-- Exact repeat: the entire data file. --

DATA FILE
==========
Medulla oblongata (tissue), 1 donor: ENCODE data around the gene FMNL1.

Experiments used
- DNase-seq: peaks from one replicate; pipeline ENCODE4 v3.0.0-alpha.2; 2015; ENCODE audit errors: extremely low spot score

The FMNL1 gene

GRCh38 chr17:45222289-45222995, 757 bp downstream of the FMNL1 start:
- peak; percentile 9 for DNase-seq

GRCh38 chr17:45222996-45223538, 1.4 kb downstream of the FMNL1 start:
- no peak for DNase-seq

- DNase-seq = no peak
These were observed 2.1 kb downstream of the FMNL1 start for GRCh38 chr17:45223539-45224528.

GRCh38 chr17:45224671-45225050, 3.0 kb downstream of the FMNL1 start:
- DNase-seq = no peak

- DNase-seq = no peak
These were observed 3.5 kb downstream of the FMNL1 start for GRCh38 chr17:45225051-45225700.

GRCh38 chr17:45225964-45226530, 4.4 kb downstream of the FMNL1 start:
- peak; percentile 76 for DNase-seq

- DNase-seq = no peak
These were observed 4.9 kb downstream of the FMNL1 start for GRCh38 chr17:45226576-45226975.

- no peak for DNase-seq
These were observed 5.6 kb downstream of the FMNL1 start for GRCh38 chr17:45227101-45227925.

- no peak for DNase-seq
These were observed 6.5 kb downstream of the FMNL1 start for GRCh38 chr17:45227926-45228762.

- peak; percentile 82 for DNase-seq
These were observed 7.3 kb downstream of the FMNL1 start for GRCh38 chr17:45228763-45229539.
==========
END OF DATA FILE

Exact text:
Medulla oblongata (tissue), 1 donor: ENCODE data around the gene FMNL1.

Experiments used
- DNase-seq: peaks from one replicate; pipeline ENCODE4 v3.0.0-alpha.2; 2015; ENCODE audit errors: extremely low spot score

The FMNL1 gene

GRCh38 chr17:45222289-45222995, 757 bp downstream of the FMNL1 start:
- peak; percentile 9 for DNase-seq

GRCh38 chr17:45222996-45223538, 1.4 kb downstream of the FMNL1 start:
- no peak for DNase-seq

- DNase-seq = no peak
These were observed 2.1 kb downstream of the FMNL1 start for GRCh38 chr17:45223539-45224528.

GRCh38 chr17:45224671-45225050, 3.0 kb downstream of the FMNL1 start:
- DNase-seq = no peak

- DNase-seq = no peak
These were observed 3.5 kb downstream of the FMNL1 start for GRCh38 chr17:45225051-45225700.

GRCh38 chr17:45225964-45226530, 4.4 kb downstream of the FMNL1 start:
- peak; percentile 76 for DNase-seq

- DNase-seq = no peak
These were observed 4.9 kb downstream of the FMNL1 start for GRCh38 chr17:45226576-45226975.

- no peak for DNase-seq
These were observed 5.6 kb downstream of the FMNL1 start for GRCh38 chr17:45227101-45227925.

- no peak for DNase-seq
These were observed 6.5 kb downstream of the FMNL1 start for GRCh38 chr17:45227926-45228762.

- peak; percentile 82 for DNase-seq
These were observed 7.3 kb downstream of the FMNL1 start for GRCh38 chr17:45228763-45229539.